SMS scnews item created by Alexander Fish at Fri 10 Jan 2014 1229
Type: Seminar
Distribution: World
Calendar1: 24 Jan 2014 1400-1500
CalLoc1: UNSW Red Centre 4082
Auth: afish@p617.pc (assumed)

Joint Colloquium: Henrik Kragh Sørensen -- Abel’s exception, history of infinity and cognitive accounts of mathematics: One chance fumbled and another one missed

Joint Colloquium: Henrik Kragh Sørensen -- Abel’s exception, history of infinity and
cognitive accounts of mathematics: One chance fumbled and another one missed 

Speaker: Prof.  Henrik Kragh Sørensen 

Time: Fri, 24/01/2014 - 2:00pm - 3:00pm 

Room: RC-4082, Red Centre Building, UNSW 

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Title: Abel’s exception, history of infinity and cognitive accounts of mathematics: One
chance fumbled and another one missed 

Abstract: In 1748, Euler initiated a new approach to the "analysis of the infinite"
studying functions through their representations by analytic means.  These
representations included infinite series and products, thereby shifting the focus of
analysis from the study of curves to the study of "functions" defined through these
means.  Euler’s approach proved very successful for the eighteenth century, but
beginning in the 1820s doubts and objections began to emerge in the form of Cauchy’s ban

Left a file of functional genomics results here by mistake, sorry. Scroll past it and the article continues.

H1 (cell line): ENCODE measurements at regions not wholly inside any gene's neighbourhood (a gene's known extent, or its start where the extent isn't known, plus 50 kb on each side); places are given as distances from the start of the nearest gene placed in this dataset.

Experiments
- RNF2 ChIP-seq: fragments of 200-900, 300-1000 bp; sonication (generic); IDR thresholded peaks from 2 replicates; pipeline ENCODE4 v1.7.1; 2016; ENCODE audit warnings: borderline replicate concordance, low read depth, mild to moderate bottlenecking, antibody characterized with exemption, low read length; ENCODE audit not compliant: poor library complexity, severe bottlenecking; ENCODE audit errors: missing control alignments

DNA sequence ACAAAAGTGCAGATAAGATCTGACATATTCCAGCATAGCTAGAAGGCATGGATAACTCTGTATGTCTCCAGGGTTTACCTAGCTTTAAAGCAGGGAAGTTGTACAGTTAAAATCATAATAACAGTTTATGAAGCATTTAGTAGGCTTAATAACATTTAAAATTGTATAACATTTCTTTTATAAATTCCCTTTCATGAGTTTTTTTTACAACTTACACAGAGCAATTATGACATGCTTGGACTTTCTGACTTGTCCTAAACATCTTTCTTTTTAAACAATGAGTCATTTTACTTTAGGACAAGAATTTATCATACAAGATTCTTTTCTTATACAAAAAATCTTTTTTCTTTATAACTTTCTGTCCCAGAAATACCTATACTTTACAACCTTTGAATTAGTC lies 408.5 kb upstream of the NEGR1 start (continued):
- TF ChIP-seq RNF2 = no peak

of arguments by "the generality of algebra", and of divergent series in particular.
This was emphasized by Abel’s observation, that certain behavior familiar for finite
numbers of operations ceased to obtain when infinite series were considered.  Thus, the
intuition so skillfully mastered by Euler was seriously questioned.  This development
can be said to have come to a head when Weierstrass in 1872 presented his example of an
every-where continuous, no-where differentiable function which thus defied basic
intuitions about the connections between curves and functions.  Importantly,
Weierstrass’ example was defined through an infinite series.  

Over the past two decades, cognitivist accounts have provided us with new insights and
perspectives on embodied foundations of basic arithmetic leading on to higher
mathematics.  In order to argue for the so-called Basic Metaphor of Infinity, proponents
of the cognitivist account of conceptual metaphors have invoked arguments drawn from the
history of mathematics.  Based on the my previous work to historically contextualize
Niels Henrik Abel’s (1802–1829) “exception” to a theorem by Augustin-Louis Cauchy
(1789–1857), this talk argues that their use of history of mathematics is inadequate and
that they actually miss out on a better argument.  Special emphasis is given to the
reflections about the permissibility of drawing inferences from the finite domain into
infinite operations such as series and products.  In so doing, I provide both an
overview of the standard narrative of rigorization of analysis as well as a historical
framework for critically discussing recent cognitive-historical analyses of Abel’s
exception to an important theorem by Cauchy and of Weierstrass’ monster function.  This
will lead to a brief discussion about the relative merits of cognitive-historical
analyses in the sense of Núñez et al.  as compared to more traditional history of
mathematics.  

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Joint Colloquium web site: 

http://www.maths.usyd.edu.au/u/SemConf/JointColloquium/index.html


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